Revisiting ‘Ghostwatch’

By Jonathon Wilson
Published: October 24, 2018 (Last updated: November 11, 2023)
Revisiting the BBC's Ghostwatch

As October draws to a close we start the inevitable slide to Halloween, the spookiest day of the year. I’ve never been a fan of thrills, spills or indeed chills when it comes to my film and TV viewing, so this time of year is particularly uncomfortable for me. This year I’ve decided to get into the spirit (get it?) of things and return to what could well be the source of my delicate disposition – Ghostwatch. 

For those of you who are too young to remember Ghostwatch allow me to bring you up to speed. Ghostwatch was a Halloween-themed documentary-style drama that aired on the BBC in 1992 when I was at the tender age of 10. The show is perhaps one of the most controversial things to ever grace the BBC because it seemed to be a genuine documentary that gave irrefutable evidence that ghosts really did exist and that they could attack and kill people. Following the original broadcast, the BBC actually banned it from being re-shown for a decade. Even now, 26 years after its original broadcast, it is still held accountable for filling a generation with traumatic memories.

I’m not ashamed to admit that I probably watched Ghostwatch when I was slightly too young. I remember very clearly believing it to be completely genuine at the time and as scared as I was, I couldn’t be torn away from the TV as the horror unfolded. Even now, close to three decades later, I can’t even think about Ghostwatch without my pulse quickening and my mind beginning to race. I’ve decided it’s time to face my fears and finally revisit Ghostwatch. I’m not quite sure why I’ve chosen to watch this when I’m at home alone when it’s dark outside and the wind is making some scary noises outside.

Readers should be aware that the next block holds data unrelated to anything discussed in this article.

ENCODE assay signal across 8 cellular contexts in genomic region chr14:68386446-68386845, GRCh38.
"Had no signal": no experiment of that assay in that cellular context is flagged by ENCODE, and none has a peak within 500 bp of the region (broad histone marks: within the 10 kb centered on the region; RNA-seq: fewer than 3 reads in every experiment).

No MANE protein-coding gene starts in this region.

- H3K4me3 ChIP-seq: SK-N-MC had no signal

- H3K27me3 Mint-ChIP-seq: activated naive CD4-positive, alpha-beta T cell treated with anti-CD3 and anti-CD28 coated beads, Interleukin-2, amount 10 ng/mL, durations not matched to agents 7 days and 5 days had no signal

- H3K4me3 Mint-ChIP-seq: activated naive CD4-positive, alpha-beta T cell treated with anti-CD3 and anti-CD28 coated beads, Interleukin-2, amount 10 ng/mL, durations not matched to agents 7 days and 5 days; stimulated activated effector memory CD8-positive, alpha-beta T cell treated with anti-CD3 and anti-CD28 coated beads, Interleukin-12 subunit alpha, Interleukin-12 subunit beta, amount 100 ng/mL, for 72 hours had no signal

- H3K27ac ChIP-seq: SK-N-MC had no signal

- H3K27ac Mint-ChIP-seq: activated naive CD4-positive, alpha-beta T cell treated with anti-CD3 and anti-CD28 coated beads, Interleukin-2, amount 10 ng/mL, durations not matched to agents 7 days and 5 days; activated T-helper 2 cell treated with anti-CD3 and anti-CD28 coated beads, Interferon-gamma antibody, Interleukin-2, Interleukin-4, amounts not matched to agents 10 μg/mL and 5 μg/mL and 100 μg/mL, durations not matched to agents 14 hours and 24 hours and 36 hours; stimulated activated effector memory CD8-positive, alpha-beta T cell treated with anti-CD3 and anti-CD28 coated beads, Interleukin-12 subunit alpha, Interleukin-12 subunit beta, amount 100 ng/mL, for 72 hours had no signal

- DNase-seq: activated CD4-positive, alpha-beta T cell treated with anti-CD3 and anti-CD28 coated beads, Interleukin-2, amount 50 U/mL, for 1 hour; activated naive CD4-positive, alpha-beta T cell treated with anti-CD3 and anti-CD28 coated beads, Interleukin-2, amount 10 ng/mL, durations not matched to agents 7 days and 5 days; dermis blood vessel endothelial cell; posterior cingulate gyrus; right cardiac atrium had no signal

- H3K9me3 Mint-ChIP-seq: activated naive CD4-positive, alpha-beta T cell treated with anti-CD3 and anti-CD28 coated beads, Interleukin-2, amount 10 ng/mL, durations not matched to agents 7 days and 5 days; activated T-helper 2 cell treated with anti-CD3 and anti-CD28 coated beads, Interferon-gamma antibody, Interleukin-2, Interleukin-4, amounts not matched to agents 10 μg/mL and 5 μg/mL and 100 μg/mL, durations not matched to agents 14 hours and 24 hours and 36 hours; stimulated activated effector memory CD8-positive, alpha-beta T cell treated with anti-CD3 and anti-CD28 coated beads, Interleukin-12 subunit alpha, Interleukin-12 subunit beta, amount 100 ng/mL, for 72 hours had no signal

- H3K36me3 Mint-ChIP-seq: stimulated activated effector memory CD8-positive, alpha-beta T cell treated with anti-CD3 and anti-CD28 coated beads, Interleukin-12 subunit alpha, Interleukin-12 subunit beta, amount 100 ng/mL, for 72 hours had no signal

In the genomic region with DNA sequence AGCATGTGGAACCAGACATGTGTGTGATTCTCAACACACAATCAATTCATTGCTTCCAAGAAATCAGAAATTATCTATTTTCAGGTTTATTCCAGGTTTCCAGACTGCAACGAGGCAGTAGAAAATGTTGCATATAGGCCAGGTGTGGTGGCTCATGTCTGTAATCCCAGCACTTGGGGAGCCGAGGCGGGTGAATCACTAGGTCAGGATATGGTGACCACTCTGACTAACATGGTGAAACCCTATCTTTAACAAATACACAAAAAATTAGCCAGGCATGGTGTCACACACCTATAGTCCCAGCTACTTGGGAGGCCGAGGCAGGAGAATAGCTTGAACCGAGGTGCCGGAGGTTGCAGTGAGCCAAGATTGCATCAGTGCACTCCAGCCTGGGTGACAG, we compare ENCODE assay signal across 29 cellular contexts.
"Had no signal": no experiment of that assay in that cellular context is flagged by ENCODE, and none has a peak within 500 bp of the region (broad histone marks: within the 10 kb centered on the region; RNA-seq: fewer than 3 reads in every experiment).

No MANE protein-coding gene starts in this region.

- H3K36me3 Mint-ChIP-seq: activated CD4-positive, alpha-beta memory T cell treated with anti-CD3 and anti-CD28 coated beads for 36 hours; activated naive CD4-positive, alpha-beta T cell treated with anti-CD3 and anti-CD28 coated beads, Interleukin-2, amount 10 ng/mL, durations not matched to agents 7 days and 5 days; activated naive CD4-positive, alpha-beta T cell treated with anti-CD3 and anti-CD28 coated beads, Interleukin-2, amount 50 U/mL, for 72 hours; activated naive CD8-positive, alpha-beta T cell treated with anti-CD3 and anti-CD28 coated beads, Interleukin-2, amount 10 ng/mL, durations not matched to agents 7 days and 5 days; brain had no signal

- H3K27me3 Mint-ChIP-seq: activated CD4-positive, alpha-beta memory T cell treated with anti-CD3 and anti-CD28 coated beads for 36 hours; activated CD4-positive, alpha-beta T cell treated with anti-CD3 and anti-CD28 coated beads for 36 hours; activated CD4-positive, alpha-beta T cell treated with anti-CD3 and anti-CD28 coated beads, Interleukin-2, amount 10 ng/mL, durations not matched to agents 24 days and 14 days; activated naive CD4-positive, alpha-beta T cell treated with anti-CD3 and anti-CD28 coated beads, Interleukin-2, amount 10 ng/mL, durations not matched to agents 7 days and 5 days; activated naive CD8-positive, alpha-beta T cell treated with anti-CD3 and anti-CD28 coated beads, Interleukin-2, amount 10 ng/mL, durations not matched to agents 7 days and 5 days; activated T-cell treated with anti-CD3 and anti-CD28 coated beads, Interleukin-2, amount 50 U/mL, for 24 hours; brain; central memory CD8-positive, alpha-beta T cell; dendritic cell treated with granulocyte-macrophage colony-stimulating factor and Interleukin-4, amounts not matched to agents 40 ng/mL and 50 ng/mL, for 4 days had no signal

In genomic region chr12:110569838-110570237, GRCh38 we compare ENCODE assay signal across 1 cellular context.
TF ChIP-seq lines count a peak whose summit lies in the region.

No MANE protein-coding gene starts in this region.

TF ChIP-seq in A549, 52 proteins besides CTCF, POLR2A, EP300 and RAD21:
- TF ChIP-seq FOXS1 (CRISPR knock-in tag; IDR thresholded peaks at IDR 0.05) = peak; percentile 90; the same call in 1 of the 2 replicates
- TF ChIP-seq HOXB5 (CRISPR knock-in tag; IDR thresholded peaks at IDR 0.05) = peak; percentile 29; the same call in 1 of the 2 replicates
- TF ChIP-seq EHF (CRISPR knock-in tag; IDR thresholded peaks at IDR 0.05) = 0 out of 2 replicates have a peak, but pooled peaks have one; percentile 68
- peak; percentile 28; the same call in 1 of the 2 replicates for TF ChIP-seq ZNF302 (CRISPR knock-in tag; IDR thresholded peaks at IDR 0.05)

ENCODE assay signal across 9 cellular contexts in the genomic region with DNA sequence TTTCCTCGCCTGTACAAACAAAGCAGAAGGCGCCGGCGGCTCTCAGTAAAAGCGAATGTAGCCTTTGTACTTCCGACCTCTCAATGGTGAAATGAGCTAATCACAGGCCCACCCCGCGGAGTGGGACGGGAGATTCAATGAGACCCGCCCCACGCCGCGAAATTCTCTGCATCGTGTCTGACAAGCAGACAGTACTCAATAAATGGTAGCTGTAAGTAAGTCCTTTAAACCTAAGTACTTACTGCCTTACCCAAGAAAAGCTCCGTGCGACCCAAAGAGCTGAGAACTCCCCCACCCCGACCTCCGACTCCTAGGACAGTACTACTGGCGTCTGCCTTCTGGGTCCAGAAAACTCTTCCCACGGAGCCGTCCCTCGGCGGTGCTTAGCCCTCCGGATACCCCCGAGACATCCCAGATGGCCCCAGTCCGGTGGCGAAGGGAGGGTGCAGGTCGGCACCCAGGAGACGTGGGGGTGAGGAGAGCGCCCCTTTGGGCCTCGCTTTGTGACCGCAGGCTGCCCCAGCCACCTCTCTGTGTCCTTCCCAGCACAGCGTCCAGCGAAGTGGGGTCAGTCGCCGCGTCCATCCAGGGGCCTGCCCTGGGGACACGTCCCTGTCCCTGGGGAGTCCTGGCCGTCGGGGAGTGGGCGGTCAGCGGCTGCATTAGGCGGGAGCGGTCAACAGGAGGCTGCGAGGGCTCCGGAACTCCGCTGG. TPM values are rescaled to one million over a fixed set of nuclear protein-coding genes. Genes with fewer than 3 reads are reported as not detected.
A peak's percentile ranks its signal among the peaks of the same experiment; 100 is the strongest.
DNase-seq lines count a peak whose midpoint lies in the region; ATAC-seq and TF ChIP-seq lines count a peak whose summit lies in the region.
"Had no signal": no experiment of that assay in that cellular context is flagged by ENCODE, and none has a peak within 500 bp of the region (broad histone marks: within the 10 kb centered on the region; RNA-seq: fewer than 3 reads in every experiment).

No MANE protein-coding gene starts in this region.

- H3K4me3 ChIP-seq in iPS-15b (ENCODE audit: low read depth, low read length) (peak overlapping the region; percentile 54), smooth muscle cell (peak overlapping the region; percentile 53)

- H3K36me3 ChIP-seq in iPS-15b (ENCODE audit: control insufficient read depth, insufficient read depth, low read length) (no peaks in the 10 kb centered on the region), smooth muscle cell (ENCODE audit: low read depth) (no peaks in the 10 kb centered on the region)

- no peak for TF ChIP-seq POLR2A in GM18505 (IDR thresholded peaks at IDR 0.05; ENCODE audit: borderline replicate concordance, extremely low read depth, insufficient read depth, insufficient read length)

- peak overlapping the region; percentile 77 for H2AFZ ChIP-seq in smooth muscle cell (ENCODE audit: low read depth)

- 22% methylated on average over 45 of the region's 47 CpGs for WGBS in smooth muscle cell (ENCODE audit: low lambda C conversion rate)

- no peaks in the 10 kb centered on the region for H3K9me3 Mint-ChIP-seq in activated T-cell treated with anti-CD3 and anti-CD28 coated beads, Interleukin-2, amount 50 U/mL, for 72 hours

I think one of two things will happen: Ghostwatch is nowhere near as scary or life-changing some 26 years later, or this article is slowly going to descend into terror and madness. Strap in, folks.

One of the things that made this seem so realistic (and terrifying) when I was a kid was that it was presented by actual TV presenters and not just actors. The anchor in the studio is played by Michael Parkinson, a chat show host of some renown; he’s a familiar face, not someone who would ever lead me astray. Then there’s the host out in the field, Sarah Greene, who used to present children’s TV programs. Surely she wouldn’t be involved in anything too scary or ever deceive me? I was wrong.

Ok, enough time wasting. I’m going in.

The whole thing opens with the TV crew arriving at what is supposed to be one of the most haunted houses in the UK, with Sarah Greene onsite with Craig Charles (of Red Dwarf fame) and Michael Parkinson back in the studio with some experts and a team of people to take phone calls from the general public. It might seem like a boring start but even the mundanity of the setup is bringing a sense of unease. Oh no. This isn’t good.

The occupants of the house are a single mother, Pamela Early, and her two daughters Suzanne and Kim, who are being terrorised by a ghost that the girls have affectionately dubbed Mr Pipes. A name whose very mention still strikes fear into my heart and gives me that flutter of terror in my chest. Curse you, Mr Pipes, you win this round. Again.

Everything seems quiet and serene at the start; it’s lighthearted, knock about Halloween fun. It’s what I’d expect from a primetime show trying to prove that ghosts actually exist – some silly backstory, a few false claims, and then everyone goes home happy. I know what’s coming, though, and it seems like it isn’t much more fun to watch the second time around.